Kevin Pucetas Joins ‘From Phenom To The Farm:’ Episode 77

Image credit: Tom Priddy / Four Seam Images

Kevin Pucetas was never supposed to sniff the big leagues. Truthfully, it wasn’t likely that he’d
even sniff college baseball.


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“I was 5’ 10” when I graduated from high school, and I threw about 82 miles per hour,” said
Pucetas. “But I had a little tenacity about me, I always thought I threw harder than that.”

Pucetas had one single collegiate offer, to Division 2 Limestone College. As a freshman, he
wasn’t even pitching on the school’s varsity squad, but by the time he left Limestone, he was a
school Hall of Famer and 2006 17 th round draft pick of the Giants. He’d grown into his body,
picked up his velocity to the 88-90 range, topping out at 94, and was able to throw multiple
pitches for strikes.

Despite his stellar college career and aptitude for his craft, 17 th round small school draftees aren’t
expected to amount to much. Pucetas quickly proved that might not be the case. His professional
debut (a 2.17 ERA in 70.2 innings at short-season Salem-Keizer) was eye-opening, but his full-
season debut put him on the organizational map. The Giants sent Pucetas to Low-A Augusta, and
the righthander responded by leading all minor leaguers in ERA.

“What really made the difference for me in that first Low-A year was I was in the South Atlantic
League, I grew up in the South,” said Pucetas. “Every town that we played in, I had friends,
family, people that I knew coming to watch. It helped me stay focused, because I didn’t want to
let anybody down—I didn’t want to be an embarrassment to my friend, my family.”

Pucetas provided more of the same during his 2008 promotion to High-A San Jose, going 10-2
with a 3.02 ERA in the notoriously hitter-friendly California League. A little over two years after
being a draft afterthought, Pucetas found himself pitching in the 2008 Futures Game at old
Yankee Stadium.

“I’m warming up in Monument Park and trying to focus and get in the game, lock in, but I’m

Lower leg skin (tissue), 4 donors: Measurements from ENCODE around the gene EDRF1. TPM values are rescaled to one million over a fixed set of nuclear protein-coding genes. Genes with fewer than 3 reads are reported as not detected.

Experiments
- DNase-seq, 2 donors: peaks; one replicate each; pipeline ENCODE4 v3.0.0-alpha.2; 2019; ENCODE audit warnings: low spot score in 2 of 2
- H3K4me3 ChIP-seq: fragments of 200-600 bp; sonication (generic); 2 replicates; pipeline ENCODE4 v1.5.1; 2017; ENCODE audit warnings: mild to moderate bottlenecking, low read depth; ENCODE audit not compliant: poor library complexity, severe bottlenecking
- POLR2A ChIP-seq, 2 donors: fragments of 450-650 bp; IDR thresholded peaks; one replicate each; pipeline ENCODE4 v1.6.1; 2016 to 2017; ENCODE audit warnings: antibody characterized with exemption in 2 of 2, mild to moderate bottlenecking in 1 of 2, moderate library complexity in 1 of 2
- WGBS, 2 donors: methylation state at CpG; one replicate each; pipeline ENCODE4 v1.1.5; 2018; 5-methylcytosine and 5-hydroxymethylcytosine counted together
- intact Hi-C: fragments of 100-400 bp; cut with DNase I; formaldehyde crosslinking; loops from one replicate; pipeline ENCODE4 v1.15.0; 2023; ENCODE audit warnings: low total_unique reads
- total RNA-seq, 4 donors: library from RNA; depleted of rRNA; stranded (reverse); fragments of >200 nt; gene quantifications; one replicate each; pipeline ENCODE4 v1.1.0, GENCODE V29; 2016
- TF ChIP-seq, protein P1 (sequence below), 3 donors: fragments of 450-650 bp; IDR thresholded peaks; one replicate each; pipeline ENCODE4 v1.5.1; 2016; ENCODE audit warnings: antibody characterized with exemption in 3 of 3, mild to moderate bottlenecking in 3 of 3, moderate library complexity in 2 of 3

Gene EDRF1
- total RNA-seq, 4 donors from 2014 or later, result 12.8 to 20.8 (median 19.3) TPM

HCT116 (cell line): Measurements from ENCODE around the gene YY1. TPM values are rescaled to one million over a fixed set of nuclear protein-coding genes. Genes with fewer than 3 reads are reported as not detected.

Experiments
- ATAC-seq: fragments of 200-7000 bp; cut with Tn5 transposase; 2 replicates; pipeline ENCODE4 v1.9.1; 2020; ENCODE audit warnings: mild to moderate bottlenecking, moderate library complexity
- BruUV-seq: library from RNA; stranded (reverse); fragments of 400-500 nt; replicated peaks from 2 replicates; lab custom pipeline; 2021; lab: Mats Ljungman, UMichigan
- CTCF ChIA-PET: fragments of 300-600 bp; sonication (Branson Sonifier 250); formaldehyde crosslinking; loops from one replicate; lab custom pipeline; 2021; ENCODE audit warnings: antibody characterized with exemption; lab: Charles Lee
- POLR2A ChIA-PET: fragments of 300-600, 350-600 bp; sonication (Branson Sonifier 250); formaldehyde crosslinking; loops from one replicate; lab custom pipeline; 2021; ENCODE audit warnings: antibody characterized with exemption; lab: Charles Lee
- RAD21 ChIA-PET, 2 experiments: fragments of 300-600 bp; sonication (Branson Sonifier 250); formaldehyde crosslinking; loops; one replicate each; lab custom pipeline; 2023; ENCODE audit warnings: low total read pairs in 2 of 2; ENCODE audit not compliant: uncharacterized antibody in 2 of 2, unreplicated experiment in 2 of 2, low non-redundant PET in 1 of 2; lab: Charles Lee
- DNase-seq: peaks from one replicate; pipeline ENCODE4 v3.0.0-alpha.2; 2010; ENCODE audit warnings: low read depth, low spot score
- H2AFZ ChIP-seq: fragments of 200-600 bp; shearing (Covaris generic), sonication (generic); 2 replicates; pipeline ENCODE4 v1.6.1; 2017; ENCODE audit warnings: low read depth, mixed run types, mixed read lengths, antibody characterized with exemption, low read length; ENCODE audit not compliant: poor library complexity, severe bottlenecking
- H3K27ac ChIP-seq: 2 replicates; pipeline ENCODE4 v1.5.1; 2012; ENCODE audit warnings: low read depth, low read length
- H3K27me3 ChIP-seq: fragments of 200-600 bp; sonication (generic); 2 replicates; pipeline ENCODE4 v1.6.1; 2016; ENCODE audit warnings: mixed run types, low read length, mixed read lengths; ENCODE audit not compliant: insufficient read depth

also reflecting,” said Pucetas. “I’m from Limestone College and I’m standing in the most
hallowed ground of baseball immortality, trying to get ready for a game where I’m pitching
against the best prospects in all of baseball (…) I came to that realization, like man, I’m close.”

He skipped Double-A entirely, beginning the 2009 season with Triple-A Fresno, knocking on the
door of the big leagues. Pucetas began the season with more of the same as in his previous stops,
but hit a roadblock midway through the season.

Pucetas had always been a fastball, changeup, curveball guy on the mound. On the precipice of
being a big leaguer, the Giants felt he needed another breaking ball in order to succeed.
Following a start, Pucetas was instructed it was time to add a slider—and the pitch didn’t take.
“It just didn’t come naturally to me, it really didn’t,” said Pucetas.

Pucetas’ numbers slid during the second half, partly due to arm fatigue, and partly due to the
repertoire change; a mandate to incorporate a slider 55% of the time during his outings.
Still, the following Spring Training, Pucetas found himself as close as he’d ever been to the big
league roster. As the team broke camp, Pucetas traveled with the big league Giants for an
opening exhibition series in then-AT&T Park. He was in the big league stadium, wearing the big
league uniform, pitching on a big league mound just days before the season started.
Unfortunately for Pucetas, it’d be the closest he’d ever get.

“I got cut right after the game,” said Pucetas. “I literally had guys coming up to me like Jeremy
(Affeldt) saying ‘You’re making the team dude, you’re still here—there’s nobody else left to

Pucetas spent the rest of his career trying to get back to the same pitcher as he was during his
Futures Game season, but things never clicked at the right time. He pitched in multiple
organizations, as well as winter stints in the Dominican Republic constantly tweaking his
repertoire and style, trying to find the right fit. Eventually following an attempt by the Rangers to
convert him into a knuckleballer, Pucetas called it a career.

While he came as close as one can come to being a big leaguer without actually accruing service
time, the 17 th rounder has no regrets.

“I was never supposed to get drafted, I was never supposed to win a Minor League Cy Young, I
was never supposed to do any of that because I was a 17 th round, roll of the dice, small D2 kid,
that could pitch a little,” said Pucetas. “A lot of guys it would eat them alive, but it doesn’t eat
me alive. I had a pretty damn good run—I played a long time, made some money (…) met a lot
of really cool people, and I’m still involved in the game in some capacity, that’s pretty dang

On the latest episode of ‘From Phenom to the Farm,’ former professional righthander Kevin
Pucetas joins to discuss his journey. He talks going from 17 th round Division 2 pitcher to Futures
Game participant, the importance of sticking to your identity on the mound, and the art of the

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